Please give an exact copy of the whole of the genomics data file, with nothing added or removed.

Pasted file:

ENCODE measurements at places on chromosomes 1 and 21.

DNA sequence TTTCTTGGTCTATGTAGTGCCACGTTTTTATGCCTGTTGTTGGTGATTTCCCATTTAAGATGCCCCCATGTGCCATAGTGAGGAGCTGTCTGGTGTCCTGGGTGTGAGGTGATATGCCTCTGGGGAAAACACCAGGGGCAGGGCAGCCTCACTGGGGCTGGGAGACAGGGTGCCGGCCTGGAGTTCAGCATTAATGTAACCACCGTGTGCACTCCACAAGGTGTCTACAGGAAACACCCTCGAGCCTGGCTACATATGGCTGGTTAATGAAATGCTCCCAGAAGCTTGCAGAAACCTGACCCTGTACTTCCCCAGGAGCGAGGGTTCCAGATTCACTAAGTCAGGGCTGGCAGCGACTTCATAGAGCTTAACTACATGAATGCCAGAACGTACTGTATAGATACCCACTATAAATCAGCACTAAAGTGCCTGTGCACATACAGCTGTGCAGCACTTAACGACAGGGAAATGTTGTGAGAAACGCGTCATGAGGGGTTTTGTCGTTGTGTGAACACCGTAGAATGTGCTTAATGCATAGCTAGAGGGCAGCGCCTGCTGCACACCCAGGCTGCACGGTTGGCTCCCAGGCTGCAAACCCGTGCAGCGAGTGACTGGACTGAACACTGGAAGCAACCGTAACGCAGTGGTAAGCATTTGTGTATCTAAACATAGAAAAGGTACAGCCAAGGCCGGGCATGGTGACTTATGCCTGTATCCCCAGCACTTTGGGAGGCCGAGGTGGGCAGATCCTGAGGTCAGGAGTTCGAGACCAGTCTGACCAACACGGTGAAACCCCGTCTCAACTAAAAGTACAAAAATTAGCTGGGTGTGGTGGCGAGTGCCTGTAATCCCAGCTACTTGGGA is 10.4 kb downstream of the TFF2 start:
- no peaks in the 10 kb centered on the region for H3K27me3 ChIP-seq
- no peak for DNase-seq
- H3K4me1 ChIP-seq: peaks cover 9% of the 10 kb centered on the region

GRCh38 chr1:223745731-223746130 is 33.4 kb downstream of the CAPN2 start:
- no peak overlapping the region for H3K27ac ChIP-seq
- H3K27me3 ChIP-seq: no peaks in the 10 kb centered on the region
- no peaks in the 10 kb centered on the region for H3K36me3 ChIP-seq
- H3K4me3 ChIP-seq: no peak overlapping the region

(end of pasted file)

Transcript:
ENCODE measurements at places on chromosomes 1 and 21.

DNA sequence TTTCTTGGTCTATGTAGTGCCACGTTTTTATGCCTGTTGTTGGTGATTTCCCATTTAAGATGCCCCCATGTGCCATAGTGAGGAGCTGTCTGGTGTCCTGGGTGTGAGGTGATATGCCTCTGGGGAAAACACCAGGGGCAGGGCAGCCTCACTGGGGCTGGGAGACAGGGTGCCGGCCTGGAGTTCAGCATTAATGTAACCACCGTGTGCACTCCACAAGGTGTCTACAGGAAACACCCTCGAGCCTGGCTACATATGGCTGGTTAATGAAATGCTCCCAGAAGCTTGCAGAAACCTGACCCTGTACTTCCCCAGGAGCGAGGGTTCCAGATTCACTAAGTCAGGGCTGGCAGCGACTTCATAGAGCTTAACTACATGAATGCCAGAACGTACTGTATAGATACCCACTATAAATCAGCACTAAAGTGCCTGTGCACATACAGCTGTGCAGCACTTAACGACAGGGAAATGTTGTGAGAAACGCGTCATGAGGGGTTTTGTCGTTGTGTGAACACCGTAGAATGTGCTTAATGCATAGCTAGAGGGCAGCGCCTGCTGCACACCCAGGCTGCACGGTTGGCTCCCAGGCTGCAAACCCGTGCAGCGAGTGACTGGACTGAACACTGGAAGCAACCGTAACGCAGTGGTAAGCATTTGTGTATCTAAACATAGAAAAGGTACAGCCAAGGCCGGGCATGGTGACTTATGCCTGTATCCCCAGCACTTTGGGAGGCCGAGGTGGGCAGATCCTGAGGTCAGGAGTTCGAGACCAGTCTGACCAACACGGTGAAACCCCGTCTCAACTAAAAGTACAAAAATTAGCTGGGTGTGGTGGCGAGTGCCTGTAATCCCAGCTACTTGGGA is 10.4 kb downstream of the TFF2 start:
- no peaks in the 10 kb centered on the region for H3K27me3 ChIP-seq
- no peak for DNase-seq
- H3K4me1 ChIP-seq: peaks cover 9% of the 10 kb centered on the region

GRCh38 chr1:223745731-223746130 is 33.4 kb downstream of the CAPN2 start:
- no peak overlapping the region for H3K27ac ChIP-seq
- H3K27me3 ChIP-seq: no peaks in the 10 kb centered on the region
- no peaks in the 10 kb centered on the region for H3K36me3 ChIP-seq
- H3K4me3 ChIP-seq: no peak overlapping the region